In a speech to Stanford Law School entitled “Speaking Truth to Patents”, Michelle Lee gives a great talk on what her approach will be, “pro patent system”.
“Now, I wouldn’t call myself “anti-patent,” nor would I call myself “pro-patent,” whatever those labels mean. But let me be clear: I am, without reservation, “pro-patent system.” What do I mean by “pro-patent system”? It means that I believe that a strong patent system is essential to fostering the innovation that drives our economy.” Sounds good rolling off the tongue, but what to her is “a strong patent system”?
It appears that to Director Lee, a “strong patent system” includes fewer patents, more expensive patent prosecution, more challenges to patents, more risk to patent plaintiffs, and all that translates to a further slant in favor of big business. For example, she speaks favorably of ‘higher standards for claim clarity”, which is very pro big business (small inventors have trouble with drafting claims, big businesses have patent attorney highly trained in drafting claims). If there is a desire for more clarity in claims, shouldn’t we force patent examiners to write the claims? I have been an advocate of that for 30 years, but not big business as that would level the playing field and big business naturally wants the system slanted pro business. Perhaps there is room to urge Ms. Lee to back up her rhetoric with support for having patent examiners write the allowable claims. That would also enormously simplify patent prosecution and bring certainty to the system and thus lower costs, and would also save time. The current mode of expecting an independent inventor to write a decent patent claim is unrealistic, and the courts treat such sloppy unclear claims with great disrespect and with great uncertainty that undermines the purpose of patent claims, which is to lend certainty to the system by providing notice of what’s covered and what’s not covered.
She is, as predicted, very focused on so-called “abusive patent litigation” but does not provide any useful detail about what is abusive and what is not abusive, and just speaks generalities “abusive litigation is a flaw in an otherwise great system” she says, “If we care about the system, we have to bring our expertise and experiences to bear on how we can address this problem before it threatens to undo so much of what we’ve all worked so hard to build together. ” She appears to be looking for answers rather than providing solutions. Hopefully, with time, that will change.
The patent system as currently structured is so heavily slanted against small inventors and in favor of big business as to be just what Thomas Jefferson feared, a rich man’s tool used by the politically well connected to control the economy to obtain unnatural benefits. James Madison tried to structure a simple patent system that leveled the playing field between rich and poor and rewarded the first and true inventor, not the richest or most politically connected. That is patents are increasingly FTF (For The Fatcats). Keeping with the acronym, we now have FTF (First To File – where big businesses with big patent staffs routinely win the race to the PTO and squeeze out little guys) and FTF (Fast Track for Fatcats – pay for priority so the rich can get their patents fast and little guys get bypassed and wait even longer) and FTF (Fudge The Figures – the PTO reports in new self-serving skewed ways how the system is supposedly improving), FTF (Forfeit the Fees – continued fee diversion despite promises it is stopped to tax small inventors and keep them out of the system) and FTF (Farmout To Foreigners – where we send examination work to Russians, Koreans, and Europeans rather than do it here – just think we send our best new technology to the Russians and even pay them to examine it!), FTF (Fortunes to Fight – patent enforcement litigation routinely costs over a million dollars, often much more) and it all sums up likely to FTF (Forfeit The Future). The system is out of whack and needs a major correction to where small inventors have an equal chance.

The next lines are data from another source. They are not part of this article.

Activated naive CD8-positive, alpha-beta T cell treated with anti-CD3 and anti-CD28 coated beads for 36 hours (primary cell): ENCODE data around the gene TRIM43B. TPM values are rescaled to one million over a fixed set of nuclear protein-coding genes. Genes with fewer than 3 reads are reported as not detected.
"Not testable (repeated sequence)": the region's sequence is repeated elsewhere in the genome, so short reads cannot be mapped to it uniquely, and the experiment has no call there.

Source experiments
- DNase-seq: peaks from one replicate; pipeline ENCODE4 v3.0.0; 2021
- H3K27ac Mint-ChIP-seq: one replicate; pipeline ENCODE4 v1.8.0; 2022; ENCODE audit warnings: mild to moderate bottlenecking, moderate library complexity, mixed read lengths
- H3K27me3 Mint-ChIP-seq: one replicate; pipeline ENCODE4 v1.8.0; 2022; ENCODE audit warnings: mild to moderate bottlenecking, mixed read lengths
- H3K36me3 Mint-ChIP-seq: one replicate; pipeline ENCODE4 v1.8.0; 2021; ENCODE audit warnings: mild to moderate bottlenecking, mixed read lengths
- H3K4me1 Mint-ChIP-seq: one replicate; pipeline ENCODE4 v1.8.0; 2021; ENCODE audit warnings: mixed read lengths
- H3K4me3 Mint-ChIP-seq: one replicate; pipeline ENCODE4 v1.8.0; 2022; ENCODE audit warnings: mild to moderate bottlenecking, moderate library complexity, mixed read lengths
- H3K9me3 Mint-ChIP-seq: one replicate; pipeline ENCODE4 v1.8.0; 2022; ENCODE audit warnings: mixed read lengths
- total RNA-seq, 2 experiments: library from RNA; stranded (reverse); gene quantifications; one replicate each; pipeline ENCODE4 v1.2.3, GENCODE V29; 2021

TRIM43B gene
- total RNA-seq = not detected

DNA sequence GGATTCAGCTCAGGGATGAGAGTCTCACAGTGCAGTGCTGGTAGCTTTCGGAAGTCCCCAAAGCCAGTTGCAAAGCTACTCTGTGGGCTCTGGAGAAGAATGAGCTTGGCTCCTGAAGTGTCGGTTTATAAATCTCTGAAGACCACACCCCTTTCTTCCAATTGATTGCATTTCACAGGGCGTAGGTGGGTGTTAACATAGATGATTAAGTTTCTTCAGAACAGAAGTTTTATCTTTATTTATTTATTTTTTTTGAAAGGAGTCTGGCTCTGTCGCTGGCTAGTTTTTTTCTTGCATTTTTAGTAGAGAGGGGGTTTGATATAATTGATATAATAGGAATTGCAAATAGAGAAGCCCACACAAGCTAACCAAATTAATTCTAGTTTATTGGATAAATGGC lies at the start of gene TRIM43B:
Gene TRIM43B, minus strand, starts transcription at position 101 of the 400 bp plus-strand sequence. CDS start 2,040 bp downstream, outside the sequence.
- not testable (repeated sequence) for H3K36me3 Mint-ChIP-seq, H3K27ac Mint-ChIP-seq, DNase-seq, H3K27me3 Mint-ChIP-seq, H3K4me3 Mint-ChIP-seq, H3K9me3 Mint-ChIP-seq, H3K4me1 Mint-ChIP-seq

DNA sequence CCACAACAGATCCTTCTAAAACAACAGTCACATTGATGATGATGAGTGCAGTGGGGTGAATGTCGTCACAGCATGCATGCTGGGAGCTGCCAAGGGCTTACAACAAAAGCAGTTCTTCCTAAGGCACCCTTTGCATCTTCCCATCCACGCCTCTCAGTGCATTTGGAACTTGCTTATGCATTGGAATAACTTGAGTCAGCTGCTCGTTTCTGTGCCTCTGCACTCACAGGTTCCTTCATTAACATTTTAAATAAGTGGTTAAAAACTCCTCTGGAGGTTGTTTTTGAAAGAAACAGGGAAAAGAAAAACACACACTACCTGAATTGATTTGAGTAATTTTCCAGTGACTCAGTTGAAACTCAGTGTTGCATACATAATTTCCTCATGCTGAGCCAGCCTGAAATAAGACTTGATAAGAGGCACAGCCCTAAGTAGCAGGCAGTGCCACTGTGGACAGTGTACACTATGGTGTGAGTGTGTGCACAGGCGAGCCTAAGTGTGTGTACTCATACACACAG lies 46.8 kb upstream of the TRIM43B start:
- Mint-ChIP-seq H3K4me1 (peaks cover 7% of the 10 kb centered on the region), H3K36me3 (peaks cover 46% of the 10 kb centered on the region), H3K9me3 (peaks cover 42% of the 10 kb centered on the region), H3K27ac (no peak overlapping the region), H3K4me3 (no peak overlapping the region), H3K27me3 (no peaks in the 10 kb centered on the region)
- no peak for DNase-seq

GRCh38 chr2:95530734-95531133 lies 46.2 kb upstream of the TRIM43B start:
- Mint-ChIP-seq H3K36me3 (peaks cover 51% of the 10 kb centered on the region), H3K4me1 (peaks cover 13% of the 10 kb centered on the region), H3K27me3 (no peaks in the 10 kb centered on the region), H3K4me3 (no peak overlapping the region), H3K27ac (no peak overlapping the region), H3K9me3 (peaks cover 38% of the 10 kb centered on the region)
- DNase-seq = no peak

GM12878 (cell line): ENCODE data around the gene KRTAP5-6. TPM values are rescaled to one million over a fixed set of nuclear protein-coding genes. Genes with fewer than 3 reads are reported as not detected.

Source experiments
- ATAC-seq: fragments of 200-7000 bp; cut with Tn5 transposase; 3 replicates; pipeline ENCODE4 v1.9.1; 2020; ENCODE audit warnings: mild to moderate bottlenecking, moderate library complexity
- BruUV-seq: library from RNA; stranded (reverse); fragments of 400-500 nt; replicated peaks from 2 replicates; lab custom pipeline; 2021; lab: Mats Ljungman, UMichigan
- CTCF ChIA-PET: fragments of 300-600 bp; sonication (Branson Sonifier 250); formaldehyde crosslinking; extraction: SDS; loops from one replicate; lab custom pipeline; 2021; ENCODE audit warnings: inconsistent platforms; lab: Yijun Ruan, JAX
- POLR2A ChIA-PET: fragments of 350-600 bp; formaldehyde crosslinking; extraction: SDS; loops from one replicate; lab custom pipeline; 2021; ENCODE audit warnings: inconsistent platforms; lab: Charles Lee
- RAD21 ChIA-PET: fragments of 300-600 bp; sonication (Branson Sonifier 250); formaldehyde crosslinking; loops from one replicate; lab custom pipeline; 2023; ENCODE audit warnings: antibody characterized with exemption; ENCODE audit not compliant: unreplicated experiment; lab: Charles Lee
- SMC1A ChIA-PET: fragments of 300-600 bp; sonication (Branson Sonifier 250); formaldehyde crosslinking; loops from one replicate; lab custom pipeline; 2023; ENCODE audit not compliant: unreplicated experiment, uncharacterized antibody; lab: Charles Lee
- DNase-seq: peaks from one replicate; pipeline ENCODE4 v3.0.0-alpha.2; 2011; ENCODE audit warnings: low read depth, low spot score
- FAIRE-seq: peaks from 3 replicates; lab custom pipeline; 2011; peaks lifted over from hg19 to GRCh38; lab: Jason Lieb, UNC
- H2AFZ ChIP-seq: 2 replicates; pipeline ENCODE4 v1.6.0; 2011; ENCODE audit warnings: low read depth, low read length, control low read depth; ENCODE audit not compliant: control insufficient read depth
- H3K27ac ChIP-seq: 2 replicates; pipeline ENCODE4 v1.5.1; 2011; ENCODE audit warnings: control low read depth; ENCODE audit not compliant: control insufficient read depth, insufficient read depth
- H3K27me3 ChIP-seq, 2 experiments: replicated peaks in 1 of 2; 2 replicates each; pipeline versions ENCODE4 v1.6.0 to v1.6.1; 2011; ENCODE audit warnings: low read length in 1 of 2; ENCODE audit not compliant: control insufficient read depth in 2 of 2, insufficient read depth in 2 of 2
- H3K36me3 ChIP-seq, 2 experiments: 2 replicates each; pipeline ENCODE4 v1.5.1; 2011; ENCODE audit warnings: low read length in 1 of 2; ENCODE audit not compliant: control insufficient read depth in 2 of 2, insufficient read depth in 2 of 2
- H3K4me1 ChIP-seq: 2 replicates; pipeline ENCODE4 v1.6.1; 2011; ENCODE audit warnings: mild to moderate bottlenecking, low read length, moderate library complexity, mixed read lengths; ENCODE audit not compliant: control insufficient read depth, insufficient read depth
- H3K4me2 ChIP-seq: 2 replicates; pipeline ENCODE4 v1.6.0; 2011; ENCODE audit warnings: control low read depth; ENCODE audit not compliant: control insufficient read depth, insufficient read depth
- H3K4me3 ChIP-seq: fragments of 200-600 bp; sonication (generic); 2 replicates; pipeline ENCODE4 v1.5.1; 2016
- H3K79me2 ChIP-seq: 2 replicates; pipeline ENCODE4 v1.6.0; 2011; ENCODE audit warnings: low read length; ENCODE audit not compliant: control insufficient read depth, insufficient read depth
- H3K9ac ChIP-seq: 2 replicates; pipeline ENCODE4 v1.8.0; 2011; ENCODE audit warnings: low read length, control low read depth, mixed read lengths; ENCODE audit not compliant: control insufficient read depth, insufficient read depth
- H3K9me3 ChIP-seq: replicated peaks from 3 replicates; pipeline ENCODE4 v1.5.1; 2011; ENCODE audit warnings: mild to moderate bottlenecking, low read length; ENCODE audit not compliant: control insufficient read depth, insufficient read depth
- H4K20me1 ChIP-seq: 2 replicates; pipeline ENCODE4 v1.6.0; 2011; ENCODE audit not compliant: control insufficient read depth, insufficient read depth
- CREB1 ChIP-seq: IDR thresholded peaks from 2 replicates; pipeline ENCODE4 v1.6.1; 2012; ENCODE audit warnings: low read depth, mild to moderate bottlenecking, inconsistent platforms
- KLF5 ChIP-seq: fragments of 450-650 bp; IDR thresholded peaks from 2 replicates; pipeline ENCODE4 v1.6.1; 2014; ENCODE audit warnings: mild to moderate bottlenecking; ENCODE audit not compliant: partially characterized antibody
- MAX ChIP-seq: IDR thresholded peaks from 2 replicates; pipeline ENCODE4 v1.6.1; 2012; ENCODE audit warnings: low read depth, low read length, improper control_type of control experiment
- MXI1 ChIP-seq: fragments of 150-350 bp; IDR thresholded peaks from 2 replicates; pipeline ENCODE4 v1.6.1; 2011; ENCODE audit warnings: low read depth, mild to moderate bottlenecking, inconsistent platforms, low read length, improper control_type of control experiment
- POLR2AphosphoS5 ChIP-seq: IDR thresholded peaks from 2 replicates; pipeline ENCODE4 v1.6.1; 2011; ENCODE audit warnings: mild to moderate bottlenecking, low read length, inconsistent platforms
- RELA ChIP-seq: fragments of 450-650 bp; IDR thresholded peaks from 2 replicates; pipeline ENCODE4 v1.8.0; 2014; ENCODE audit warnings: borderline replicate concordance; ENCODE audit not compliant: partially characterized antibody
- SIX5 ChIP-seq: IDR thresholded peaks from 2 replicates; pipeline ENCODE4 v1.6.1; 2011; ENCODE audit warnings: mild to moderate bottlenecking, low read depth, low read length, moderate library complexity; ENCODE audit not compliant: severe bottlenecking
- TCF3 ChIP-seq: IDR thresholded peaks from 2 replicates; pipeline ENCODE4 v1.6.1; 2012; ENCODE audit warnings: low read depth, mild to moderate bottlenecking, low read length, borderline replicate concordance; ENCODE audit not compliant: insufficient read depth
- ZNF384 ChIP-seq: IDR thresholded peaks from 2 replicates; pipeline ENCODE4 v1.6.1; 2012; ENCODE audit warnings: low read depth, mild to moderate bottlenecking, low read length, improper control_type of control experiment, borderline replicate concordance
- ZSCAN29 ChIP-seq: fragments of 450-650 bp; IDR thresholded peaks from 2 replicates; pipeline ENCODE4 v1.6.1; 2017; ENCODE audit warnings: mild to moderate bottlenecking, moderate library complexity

So what will her pronounced focus be: ending “abusive patent litigation”, further implementation of the AIA (America Invents Act of 2011 or as I call it the America Stops Inventing Act or “ASIA” since that is where all the new jobs it “creates” will be going), the bloatation of the USPTO with new satellite offices and more bureaucrats, and perpetuating the current system, but she also strikes a promising tone in saying “we must acknowledge that the patent system doesn’t belong to a narrow set of patent stakeholders, but to all of us. Currently “all of us” seems to not include small and micro inventors”. Hopefully, that can change, but much of the change needed is not at the USPTO at all, but legislatively and in the courts to make it feasible for small inventors to obtain and enforce patents to get back to the original goal of making patents a reward based on natural rights rather than richness, to make patents more of a reward for invention and less a reward for being rich and hiring a rich lawyer to keep you rich.